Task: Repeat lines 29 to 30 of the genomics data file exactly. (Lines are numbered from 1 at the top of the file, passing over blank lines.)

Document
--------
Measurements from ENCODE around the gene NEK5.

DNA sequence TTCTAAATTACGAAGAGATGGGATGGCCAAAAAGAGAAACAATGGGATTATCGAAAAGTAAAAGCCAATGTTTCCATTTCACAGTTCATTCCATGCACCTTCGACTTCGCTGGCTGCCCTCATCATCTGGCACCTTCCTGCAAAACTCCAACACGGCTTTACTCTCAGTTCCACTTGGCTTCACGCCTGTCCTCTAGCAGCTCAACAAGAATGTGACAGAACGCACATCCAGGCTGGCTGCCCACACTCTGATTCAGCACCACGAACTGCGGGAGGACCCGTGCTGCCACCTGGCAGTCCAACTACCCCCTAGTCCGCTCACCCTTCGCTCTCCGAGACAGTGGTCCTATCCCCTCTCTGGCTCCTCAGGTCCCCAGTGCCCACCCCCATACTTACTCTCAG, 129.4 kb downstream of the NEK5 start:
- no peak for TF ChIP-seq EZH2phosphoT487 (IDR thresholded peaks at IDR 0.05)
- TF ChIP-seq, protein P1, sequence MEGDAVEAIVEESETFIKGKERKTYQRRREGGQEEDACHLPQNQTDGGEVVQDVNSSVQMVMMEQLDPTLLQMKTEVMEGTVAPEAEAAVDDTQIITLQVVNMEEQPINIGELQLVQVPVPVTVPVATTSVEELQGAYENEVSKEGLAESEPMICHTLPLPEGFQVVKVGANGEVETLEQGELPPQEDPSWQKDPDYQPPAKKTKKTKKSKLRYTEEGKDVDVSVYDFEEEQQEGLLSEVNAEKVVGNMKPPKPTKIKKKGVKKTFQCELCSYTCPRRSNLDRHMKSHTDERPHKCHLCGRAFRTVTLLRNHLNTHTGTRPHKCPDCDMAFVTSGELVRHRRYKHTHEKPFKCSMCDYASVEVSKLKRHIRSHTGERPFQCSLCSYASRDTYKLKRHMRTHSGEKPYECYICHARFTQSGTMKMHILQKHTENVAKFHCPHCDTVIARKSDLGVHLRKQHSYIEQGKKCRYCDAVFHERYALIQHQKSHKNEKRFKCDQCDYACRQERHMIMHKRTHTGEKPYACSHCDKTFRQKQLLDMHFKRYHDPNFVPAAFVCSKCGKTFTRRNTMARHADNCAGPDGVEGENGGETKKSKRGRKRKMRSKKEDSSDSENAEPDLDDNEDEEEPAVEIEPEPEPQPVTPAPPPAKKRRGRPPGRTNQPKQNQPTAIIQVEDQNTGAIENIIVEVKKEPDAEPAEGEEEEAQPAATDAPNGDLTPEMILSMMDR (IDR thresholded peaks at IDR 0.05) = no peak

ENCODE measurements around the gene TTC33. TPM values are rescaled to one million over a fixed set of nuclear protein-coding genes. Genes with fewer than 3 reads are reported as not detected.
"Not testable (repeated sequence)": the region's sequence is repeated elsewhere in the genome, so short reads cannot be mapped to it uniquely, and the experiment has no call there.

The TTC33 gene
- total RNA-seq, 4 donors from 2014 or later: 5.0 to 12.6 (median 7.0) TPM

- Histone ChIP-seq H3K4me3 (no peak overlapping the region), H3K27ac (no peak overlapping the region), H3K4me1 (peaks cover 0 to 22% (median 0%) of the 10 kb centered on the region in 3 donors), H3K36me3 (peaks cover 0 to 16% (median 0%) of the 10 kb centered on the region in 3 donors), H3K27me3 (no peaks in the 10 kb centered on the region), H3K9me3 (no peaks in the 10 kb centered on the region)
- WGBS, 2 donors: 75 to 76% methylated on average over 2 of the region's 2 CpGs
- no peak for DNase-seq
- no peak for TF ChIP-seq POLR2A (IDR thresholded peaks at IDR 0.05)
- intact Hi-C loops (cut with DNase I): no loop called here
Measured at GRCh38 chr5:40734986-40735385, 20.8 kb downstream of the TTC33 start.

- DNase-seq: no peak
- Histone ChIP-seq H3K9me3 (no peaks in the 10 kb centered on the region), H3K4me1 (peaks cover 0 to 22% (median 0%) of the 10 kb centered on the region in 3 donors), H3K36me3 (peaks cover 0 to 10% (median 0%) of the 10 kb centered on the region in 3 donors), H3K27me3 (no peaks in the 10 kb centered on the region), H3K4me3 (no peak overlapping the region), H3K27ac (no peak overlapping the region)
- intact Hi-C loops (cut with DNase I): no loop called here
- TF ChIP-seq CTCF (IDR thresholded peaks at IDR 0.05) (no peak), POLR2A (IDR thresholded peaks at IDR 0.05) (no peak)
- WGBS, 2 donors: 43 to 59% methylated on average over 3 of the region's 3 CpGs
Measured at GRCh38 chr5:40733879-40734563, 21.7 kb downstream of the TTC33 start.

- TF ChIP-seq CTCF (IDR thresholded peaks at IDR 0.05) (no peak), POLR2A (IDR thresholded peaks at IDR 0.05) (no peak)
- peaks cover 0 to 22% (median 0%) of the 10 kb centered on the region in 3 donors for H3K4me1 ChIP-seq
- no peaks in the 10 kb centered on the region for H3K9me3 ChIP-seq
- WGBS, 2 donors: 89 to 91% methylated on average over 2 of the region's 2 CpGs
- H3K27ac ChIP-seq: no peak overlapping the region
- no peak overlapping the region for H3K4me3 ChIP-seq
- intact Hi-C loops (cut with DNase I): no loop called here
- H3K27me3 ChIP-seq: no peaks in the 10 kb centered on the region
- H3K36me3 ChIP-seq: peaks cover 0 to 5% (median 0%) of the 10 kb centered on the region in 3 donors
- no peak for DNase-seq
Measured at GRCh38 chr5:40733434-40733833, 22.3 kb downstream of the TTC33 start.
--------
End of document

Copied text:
- H3K36me3 ChIP-seq: peaks cover 0 to 5% (median 0%) of the 10 kb centered on the region in 3 donors
- no peak for DNase-seq